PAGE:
ON KILLING KIN
Amiri's arms burned as she hauled herself upward. Her hands cramped from finding tenuous grips on small extrusions of stone, and one particularly vicious bit of rock had sliced open a good gash below her knee out of what she assumed was sheer spite. She unspooled her rope as she went, securing it whenever she found an anchor point she was sure could bear Branum and Oska's weight.
Below her, the siblings moved slowly. They'd lashed themselves together and to the rope, and Oska helped haul her brother upward, pointing out easy hand- and footholds wherever she could. Oska looked up, the light from above casting a narrow band across her face. "Getting tired yet?" she called up. "You're slowing down."
"How about you don't insult the woman with the rope," Amiri replied, scowling down at her.
"How about… we all… just try… not to plunge to our deaths," Branum panted.
"From that height, you probably wouldn't die from the fall. You'd shatter your legs and starve to death," Amiri said.
"You'd die of thirst way before starving to death," Oska countered.
"Is this… supposed to be making me feel better?" Branum asked. He paused, clinging to the rope as he struggled to catch his breath.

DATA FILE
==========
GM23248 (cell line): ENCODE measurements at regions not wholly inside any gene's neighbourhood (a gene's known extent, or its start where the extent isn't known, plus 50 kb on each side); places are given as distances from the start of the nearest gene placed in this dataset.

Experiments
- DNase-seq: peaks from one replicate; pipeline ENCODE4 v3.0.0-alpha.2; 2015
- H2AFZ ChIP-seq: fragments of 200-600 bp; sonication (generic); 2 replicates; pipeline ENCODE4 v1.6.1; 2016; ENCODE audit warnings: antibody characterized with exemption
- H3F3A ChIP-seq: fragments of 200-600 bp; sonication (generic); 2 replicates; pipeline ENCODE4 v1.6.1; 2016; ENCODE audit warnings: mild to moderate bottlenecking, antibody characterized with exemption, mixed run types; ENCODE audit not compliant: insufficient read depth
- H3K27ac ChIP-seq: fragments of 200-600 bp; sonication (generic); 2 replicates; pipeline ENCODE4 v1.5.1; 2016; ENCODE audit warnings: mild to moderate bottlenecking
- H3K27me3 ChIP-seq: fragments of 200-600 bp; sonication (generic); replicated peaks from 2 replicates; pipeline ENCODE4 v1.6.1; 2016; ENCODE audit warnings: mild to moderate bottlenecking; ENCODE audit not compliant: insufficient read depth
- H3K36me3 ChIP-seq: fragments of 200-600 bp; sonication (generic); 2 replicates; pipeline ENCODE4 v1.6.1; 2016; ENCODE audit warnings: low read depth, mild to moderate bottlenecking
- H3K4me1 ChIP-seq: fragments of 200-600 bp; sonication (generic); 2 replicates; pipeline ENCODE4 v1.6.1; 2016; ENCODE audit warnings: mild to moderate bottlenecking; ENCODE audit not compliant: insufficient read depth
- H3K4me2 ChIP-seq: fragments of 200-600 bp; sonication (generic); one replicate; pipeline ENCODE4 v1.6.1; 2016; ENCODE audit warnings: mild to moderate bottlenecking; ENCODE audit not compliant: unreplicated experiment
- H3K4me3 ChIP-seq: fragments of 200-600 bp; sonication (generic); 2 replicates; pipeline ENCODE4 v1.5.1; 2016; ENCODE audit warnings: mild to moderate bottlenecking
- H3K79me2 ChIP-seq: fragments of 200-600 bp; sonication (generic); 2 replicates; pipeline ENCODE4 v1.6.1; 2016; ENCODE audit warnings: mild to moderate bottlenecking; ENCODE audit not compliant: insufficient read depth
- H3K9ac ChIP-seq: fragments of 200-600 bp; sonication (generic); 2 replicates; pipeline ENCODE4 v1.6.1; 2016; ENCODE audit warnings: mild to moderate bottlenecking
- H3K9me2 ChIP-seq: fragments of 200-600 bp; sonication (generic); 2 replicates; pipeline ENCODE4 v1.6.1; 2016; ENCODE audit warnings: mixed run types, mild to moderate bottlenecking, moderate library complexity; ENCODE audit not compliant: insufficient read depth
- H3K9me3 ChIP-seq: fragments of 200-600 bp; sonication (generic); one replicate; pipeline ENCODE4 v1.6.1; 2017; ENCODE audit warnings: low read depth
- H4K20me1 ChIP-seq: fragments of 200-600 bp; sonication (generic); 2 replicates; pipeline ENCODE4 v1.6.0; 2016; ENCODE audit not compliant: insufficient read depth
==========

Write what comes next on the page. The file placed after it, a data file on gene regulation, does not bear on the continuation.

"I'm not going to let you fall," Oska said seriously.
"I know. Besides, I could… always give us… a soft landing. I'm not… completely useless," Branum reminded her. He waggled his fingers, and a few anemic sparks of light danced around them.
"Stop showing off and save your strength. Come on. Halfway there," she said, fondness in her voice.
He nodded, steeled himself, and began to climb again. He was an odd one to find among the Six Bears, Amiri thought. He trusted his sister—and more than that, he readily accepted her aid and comfort. Not once had he objected to her taking the lead on physical tasks. It truly didn't seem to bother him that a woman was stronger than he was. That wasn't a trait she'd encountered from her kinsmen often. Or ever.